My WIP includes history of art (in which I am trained) and history of music (in which I am not). It is a hazardous journey I am enjoying tremendously, and learn as I go… and hopefully my readers will journey with me and ooh and ahhh with me. So what if one or two of my facts turn out to be wonky? It might be forgiven, and put to one side by a reader not likely to dismiss an entire work on the basis of an inaccuracy.

    We must run with the authors we love, who give us a glimpse into their passion, for ALWAYS, there is a glimpse into the human condition as seen by one generous enough to share an emotion, an experience, a vibe. Now whether it was 1882 or 1883?? We can live with that, perhaps, without being too anal about it.

  4. It can certainly be difficult to get things right sometimes, especially as your research might not necessarily be accurate. I set my hero in Oxford University, and did a lot of research to try and get it right. How should I have known that what I read about ‘Oxford University’ on their official site was not what people actually see when they go to one of the Colleges? It was fixed before publication, and I did learn that research might not be reliable.
    These days, I still use exotic settings when I choose, but instead of calling the place by its name, I turn it into a fictitious country or town. Get it right as much as I can, but no-one can say they’ve been there, and it’s not like that.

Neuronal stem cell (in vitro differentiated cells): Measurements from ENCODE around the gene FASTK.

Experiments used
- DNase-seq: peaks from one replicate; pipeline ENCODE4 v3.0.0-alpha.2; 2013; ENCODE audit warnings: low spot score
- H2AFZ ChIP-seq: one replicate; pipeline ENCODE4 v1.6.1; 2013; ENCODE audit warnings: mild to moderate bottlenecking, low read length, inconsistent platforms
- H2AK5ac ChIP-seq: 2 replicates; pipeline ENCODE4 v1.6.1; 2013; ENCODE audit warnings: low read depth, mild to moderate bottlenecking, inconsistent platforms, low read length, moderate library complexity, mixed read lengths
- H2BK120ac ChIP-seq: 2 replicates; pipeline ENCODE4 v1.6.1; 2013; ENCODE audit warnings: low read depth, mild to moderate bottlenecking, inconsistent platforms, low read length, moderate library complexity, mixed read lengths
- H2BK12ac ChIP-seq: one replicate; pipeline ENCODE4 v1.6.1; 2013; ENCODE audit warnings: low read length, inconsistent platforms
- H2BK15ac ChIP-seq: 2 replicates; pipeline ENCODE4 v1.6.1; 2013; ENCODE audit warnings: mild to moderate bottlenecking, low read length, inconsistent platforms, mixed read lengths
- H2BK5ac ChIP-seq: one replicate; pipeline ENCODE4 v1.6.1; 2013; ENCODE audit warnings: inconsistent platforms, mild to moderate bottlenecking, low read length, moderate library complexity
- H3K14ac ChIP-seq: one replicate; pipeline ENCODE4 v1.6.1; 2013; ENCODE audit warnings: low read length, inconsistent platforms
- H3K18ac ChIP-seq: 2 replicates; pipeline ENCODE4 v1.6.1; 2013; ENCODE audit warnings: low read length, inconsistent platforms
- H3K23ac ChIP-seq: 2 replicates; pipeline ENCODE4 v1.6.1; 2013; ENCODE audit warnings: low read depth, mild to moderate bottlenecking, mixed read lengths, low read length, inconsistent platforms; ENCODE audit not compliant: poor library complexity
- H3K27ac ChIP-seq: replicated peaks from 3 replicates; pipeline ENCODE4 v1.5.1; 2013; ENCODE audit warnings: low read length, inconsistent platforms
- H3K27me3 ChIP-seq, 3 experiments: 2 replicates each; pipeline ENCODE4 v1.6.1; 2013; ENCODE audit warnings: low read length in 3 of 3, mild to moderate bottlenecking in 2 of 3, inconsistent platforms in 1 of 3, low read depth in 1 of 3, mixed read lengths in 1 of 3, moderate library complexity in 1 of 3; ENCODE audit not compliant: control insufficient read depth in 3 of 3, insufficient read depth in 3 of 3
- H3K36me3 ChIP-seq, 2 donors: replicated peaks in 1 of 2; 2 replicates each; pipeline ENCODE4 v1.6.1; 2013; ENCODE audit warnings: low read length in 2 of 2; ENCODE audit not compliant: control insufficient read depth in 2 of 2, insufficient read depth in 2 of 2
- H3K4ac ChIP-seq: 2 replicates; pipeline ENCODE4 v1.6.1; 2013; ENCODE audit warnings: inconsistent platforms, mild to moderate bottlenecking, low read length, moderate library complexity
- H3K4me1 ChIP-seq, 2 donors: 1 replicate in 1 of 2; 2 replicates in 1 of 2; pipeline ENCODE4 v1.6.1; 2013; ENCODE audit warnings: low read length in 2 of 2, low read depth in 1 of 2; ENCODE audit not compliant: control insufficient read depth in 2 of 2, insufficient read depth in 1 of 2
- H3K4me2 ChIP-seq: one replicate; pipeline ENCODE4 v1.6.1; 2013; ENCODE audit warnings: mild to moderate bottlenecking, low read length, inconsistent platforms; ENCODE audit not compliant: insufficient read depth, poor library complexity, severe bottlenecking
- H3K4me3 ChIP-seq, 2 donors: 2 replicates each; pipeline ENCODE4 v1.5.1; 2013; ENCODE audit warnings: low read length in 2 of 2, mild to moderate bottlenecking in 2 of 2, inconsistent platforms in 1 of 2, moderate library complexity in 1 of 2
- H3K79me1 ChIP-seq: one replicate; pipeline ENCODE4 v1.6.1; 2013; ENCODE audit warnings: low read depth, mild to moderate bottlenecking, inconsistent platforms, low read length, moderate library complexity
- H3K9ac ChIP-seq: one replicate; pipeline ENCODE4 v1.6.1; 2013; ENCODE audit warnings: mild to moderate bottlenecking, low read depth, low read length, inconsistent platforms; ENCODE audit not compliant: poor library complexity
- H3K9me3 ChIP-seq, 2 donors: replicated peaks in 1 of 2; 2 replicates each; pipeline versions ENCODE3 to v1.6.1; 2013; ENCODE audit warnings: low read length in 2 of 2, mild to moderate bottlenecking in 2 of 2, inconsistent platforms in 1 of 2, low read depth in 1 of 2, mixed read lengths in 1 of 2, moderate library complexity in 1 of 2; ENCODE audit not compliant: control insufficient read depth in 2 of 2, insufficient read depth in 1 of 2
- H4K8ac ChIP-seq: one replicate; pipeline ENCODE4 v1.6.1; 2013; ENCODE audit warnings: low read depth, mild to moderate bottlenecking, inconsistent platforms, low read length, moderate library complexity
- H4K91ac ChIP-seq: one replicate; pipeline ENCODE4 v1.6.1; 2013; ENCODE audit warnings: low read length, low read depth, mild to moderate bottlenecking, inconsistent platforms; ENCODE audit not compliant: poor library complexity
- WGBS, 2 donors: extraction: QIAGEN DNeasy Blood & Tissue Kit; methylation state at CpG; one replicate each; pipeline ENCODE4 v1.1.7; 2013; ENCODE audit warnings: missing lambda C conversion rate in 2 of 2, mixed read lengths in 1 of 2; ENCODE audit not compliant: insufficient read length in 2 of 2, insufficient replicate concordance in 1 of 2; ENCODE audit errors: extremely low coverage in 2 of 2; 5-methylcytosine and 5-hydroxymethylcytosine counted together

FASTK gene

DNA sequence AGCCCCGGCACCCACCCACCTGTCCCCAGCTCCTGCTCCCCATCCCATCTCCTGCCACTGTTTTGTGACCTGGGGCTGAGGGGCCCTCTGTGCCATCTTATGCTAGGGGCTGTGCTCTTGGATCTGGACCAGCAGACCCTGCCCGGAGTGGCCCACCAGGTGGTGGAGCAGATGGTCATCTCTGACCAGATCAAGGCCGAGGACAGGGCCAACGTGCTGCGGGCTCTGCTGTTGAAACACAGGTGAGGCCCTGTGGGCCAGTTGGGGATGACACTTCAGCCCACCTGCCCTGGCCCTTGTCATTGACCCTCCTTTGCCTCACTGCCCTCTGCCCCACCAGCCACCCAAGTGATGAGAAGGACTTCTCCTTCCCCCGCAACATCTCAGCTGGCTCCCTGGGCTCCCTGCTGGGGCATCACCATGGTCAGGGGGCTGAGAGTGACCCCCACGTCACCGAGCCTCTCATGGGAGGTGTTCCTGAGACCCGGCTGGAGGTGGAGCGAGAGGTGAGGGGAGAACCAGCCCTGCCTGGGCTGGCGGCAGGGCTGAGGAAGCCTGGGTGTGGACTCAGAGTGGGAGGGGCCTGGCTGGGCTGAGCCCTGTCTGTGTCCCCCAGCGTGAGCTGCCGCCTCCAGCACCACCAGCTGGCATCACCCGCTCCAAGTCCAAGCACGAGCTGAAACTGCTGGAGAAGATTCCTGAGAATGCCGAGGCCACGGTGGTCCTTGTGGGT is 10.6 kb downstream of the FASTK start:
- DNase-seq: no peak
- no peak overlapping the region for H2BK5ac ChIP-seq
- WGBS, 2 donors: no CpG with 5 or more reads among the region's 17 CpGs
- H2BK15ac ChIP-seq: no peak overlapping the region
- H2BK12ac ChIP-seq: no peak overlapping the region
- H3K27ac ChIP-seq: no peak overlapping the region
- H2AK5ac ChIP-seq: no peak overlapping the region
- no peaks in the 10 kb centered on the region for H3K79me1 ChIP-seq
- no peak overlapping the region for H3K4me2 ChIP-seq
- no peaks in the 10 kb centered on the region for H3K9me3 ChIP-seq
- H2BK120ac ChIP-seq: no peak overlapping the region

The thing is that if I stick to only the things I know, my books will be a lot less exciting.

  5. Pingback: Why Should We Write What We Know? - Anne Ashby - New Zealand Romance Writer | Sarah's Scoops on Writing | Scoop.it

  6. Great article, Anne and very interesting. I’m a great believer in writing what you know best as well and yes, I do get irritated when I see blatant inaccuracies in books or films because the writer(s) haven’t done their homework.

    I had to smile about the short Italian men and the absence of younger women – the men I knew about, but not the women. That’s unusual. (Even in the more ‘primitive’ Greek villages, the women escape the house in the evenings). I’ve been to Italy many times and it’s without a doubt my favourite European country. I’m envious of your recent visit but so pleased you enjoyed it.

    Keep on blogging – this is great 🙂

  7. Pingback: Why Should We Write What We Know? - Anne Ashby - New Zealand Romance Writer | Books Direct | Scoop.it

  8. Oh yes!
    I must admit I nearly choked on my coffee when I read a book set in the US where the hero was eating and enjoying a kiwi. Of course they meant a kiwifruit, vastly different from our iconic flightless bird.
    But by far the most glaring lack of research I encountered was where the hero was RH negative and the heroine’s child needed blood transfusions…. sorry it aint gonna happen! As I know through heartbreaking experience an Rh negative man’s child never needs a blood transfusion. Now if he was Rh positive and the heroine was Rh negative…well that’s a whole different and scary scenario. And I am not a doctor just someone who has lost children through blood incompatability.
    When using plot devices like this the #1 rule to remember is…someone always knows.